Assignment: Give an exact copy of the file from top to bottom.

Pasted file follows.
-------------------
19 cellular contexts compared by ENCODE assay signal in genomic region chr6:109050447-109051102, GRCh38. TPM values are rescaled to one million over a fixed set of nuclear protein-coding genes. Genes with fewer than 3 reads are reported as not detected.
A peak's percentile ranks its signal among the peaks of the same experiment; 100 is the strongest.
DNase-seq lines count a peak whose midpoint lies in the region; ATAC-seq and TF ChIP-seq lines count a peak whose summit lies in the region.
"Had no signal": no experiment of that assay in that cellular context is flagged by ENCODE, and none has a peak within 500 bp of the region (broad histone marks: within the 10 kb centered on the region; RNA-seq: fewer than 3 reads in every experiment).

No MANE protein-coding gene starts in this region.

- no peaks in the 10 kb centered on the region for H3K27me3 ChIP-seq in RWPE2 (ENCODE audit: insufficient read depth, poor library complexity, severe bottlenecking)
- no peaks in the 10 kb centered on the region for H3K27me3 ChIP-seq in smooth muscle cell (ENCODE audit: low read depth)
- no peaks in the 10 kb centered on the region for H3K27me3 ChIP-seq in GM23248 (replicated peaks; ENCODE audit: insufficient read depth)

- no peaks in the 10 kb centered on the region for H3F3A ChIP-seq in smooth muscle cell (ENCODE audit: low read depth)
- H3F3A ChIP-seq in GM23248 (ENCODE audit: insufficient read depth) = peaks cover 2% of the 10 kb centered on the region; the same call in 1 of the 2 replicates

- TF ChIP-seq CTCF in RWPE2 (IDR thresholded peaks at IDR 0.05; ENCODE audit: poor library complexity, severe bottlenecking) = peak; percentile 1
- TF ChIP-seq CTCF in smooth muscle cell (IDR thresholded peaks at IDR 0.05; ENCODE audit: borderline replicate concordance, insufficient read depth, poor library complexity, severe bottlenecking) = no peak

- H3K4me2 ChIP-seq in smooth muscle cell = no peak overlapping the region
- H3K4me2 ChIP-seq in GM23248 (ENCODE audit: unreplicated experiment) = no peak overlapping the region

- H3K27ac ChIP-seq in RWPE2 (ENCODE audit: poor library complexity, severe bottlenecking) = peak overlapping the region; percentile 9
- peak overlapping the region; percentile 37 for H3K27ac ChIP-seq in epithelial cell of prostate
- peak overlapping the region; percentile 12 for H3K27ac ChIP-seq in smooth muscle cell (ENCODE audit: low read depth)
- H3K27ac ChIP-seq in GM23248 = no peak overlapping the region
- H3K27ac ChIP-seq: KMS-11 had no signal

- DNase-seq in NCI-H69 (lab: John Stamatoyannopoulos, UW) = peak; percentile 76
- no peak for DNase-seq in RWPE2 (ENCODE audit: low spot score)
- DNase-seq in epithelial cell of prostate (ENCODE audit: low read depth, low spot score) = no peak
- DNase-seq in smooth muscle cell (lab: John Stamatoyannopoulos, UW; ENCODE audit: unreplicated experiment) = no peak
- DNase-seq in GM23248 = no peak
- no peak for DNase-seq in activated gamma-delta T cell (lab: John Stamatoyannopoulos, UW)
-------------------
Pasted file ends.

19 cellular contexts compared by ENCODE assay signal in genomic region chr6:109050447-109051102, GRCh38. TPM values are rescaled to one million over a fixed set of nuclear protein-coding genes. Genes with fewer than 3 reads are reported as not detected.
A peak's percentile ranks its signal among the peaks of the same experiment; 100 is the strongest.
DNase-seq lines count a peak whose midpoint lies in the region; ATAC-seq and TF ChIP-seq lines count a peak whose summit lies in the region.
"Had no signal": no experiment of that assay in that cellular context is flagged by ENCODE, and none has a peak within 500 bp of the region (broad histone marks: within the 10 kb centered on the region; RNA-seq: fewer than 3 reads in every experiment).

No MANE protein-coding gene starts in this region.

- no peaks in the 10 kb centered on the region for H3K27me3 ChIP-seq in RWPE2 (ENCODE audit: insufficient read depth, poor library complexity, severe bottlenecking)
- no peaks in the 10 kb centered on the region for H3K27me3 ChIP-seq in smooth muscle cell (ENCODE audit: low read depth)
- no peaks in the 10 kb centered on the region for H3K27me3 ChIP-seq in GM23248 (replicated peaks; ENCODE audit: insufficient read depth)

- no peaks in the 10 kb centered on the region for H3F3A ChIP-seq in smooth muscle cell (ENCODE audit: low read depth)
- H3F3A ChIP-seq in GM23248 (ENCODE audit: insufficient read depth) = peaks cover 2% of the 10 kb centered on the region; the same call in 1 of the 2 replicates

- TF ChIP-seq CTCF in RWPE2 (IDR thresholded peaks at IDR 0.05; ENCODE audit: poor library complexity, severe bottlenecking) = peak; percentile 1
- TF ChIP-seq CTCF in smooth muscle cell (IDR thresholded peaks at IDR 0.05; ENCODE audit: borderline replicate concordance, insufficient read depth, poor library complexity, severe bottlenecking) = no peak

- H3K4me2 ChIP-seq in smooth muscle cell = no peak overlapping the region
- H3K4me2 ChIP-seq in GM23248 (ENCODE audit: unreplicated experiment) = no peak overlapping the region

- H3K27ac ChIP-seq in RWPE2 (ENCODE audit: poor library complexity, severe bottlenecking) = peak overlapping the region; percentile 9
- peak overlapping the region; percentile 37 for H3K27ac ChIP-seq in epithelial cell of prostate
- peak overlapping the region; percentile 12 for H3K27ac ChIP-seq in smooth muscle cell (ENCODE audit: low read depth)
- H3K27ac ChIP-seq in GM23248 = no peak overlapping the region
- H3K27ac ChIP-seq: KMS-11 had no signal

- DNase-seq in NCI-H69 (lab: John Stamatoyannopoulos, UW) = peak; percentile 76
- no peak for DNase-seq in RWPE2 (ENCODE audit: low spot score)
- DNase-seq in epithelial cell of prostate (ENCODE audit: low read depth, low spot score) = no peak
- DNase-seq in smooth muscle cell (lab: John Stamatoyannopoulos, UW; ENCODE audit: unreplicated experiment) = no peak
- DNase-seq in GM23248 = no peak
- no peak for DNase-seq in activated gamma-delta T cell (lab: John Stamatoyannopoulos, UW)